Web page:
It’s difficult to come up with original GoPro footage these days. Everything’s just been done. But this is something I haven’t seen before. YouTuber Mr. Michal secured what looks like a GoPro Hero 7 Silver one into his lathe and spun it at various speeds up to 1800 revolutions per minute.
At slower speeds, it looks pretty cool, like a handheld motorised gimbal in “vertigo” mode. As the speed increases, though, so does the nausea factor. But at certain rpms, you see the rotational speed sync up with the frame rate and the shutter speed and it gets pretty interesting. At 1800rpm it gets very cool.
The video starts off fairly tame, spinning at a modest 14rpm. Then it goes up to 22,rpm then 35rpm and by 56rpm it’s already starting to feel a little dizzying. At 90rpm you’ll definitely want to be sitting down and by 112rpm it’s already starting to look a bit of a mess. But on he goes through 140rpm, 180, 224, 280, 355, 450, 560, and 710 until we start to see things sync up around 900rpm. After brief stints at 1140rpm and 1200rpm, we finally reach 1800rpm.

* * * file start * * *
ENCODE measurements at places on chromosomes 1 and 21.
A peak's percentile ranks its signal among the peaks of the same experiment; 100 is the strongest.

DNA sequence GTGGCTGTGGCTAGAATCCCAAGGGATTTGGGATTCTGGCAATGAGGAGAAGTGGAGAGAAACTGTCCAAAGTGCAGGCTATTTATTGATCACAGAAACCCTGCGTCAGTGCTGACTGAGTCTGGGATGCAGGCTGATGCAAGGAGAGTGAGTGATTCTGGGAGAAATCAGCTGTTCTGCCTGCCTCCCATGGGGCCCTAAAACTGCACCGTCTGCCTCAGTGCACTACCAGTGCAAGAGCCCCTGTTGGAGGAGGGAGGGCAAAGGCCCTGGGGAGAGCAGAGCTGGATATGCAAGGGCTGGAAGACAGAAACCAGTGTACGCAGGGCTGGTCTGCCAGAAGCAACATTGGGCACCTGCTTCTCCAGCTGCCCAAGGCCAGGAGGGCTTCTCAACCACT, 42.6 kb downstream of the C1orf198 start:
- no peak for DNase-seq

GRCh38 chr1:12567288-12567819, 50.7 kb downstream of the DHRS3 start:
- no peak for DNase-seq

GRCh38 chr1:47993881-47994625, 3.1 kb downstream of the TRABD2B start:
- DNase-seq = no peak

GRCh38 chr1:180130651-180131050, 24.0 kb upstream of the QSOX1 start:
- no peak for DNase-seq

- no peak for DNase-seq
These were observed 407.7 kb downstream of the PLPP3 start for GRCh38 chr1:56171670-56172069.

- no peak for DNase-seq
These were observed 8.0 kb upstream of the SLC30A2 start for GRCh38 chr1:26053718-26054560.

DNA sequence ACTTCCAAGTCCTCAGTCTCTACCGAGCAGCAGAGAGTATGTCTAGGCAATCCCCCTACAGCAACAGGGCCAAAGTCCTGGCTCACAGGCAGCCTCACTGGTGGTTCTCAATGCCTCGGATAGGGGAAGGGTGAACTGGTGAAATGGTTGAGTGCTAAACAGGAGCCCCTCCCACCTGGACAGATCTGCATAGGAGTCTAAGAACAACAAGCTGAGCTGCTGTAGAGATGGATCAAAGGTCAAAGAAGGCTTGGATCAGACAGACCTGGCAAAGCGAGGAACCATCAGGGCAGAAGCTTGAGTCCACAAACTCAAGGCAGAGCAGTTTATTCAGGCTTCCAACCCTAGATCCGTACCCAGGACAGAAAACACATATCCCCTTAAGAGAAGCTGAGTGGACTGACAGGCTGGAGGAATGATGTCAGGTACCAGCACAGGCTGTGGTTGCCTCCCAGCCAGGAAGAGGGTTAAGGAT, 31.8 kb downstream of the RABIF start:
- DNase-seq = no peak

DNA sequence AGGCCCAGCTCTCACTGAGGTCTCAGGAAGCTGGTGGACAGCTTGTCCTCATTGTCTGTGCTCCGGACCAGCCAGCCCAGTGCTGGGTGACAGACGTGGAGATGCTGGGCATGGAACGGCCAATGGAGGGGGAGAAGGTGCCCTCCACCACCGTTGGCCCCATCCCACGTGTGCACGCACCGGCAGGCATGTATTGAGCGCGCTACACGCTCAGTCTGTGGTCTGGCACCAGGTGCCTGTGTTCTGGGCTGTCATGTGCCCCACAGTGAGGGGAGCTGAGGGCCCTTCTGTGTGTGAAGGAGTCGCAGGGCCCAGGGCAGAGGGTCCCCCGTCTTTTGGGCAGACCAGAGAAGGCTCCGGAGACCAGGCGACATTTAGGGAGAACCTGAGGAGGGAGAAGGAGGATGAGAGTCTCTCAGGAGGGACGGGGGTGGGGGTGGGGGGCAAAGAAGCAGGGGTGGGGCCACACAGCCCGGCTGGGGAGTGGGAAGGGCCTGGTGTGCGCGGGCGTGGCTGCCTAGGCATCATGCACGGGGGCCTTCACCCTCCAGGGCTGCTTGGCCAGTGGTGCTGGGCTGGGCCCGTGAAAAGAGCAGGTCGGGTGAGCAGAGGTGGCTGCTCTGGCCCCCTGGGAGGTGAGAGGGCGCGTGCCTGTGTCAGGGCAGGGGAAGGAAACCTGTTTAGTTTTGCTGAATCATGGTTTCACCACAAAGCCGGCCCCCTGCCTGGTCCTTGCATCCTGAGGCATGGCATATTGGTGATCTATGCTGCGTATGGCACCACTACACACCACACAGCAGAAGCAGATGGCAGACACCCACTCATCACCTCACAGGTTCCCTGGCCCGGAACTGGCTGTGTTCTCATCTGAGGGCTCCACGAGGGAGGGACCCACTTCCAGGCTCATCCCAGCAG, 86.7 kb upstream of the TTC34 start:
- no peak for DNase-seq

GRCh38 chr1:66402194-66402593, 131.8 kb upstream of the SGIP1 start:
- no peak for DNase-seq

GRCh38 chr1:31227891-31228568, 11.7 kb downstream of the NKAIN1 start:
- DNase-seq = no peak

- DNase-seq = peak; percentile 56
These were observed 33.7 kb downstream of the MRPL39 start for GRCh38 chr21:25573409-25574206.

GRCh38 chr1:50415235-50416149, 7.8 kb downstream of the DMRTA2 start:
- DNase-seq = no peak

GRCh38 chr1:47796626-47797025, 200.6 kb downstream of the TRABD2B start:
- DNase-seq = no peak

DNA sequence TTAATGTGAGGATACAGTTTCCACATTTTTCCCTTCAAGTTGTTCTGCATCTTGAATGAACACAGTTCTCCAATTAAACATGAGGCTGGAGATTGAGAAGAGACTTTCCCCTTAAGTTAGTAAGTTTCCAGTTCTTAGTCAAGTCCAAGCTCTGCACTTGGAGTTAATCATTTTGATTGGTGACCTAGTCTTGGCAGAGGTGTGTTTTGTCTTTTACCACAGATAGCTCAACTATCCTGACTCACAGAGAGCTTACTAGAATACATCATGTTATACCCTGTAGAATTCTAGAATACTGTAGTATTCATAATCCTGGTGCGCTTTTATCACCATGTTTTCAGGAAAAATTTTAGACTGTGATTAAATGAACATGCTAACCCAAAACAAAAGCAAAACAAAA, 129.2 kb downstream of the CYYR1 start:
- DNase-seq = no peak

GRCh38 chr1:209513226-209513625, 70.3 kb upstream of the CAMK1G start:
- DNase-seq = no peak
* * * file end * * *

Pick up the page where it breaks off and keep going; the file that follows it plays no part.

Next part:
It’s certainly not your standard way of moving a camera, and it bothers me somewhat that it wasn’t positioned in the lathe jaws centred around the axis of the lens, but rather central to the whole camera. Of course, if the lens had been centred, it probably would’ve thrown the balance of the whole thing off and wouldn’t be able to get up to that speed and stay stable.
It would be interesting to see footage with the shutter speed and framerate manually adjusted at different RPMs to see how it affects the weird warping effects and the different patterns it would produce as everything syncs up. Shooting at a high 240fps frame rate (he’d have to switch to a Hero 8 Black, of course) with moving subjects in front and slowing it down to 24fps on playback could also make for some very interesting footage.
It’s maybe worth mentioning that you probably shouldn’t try this at home.
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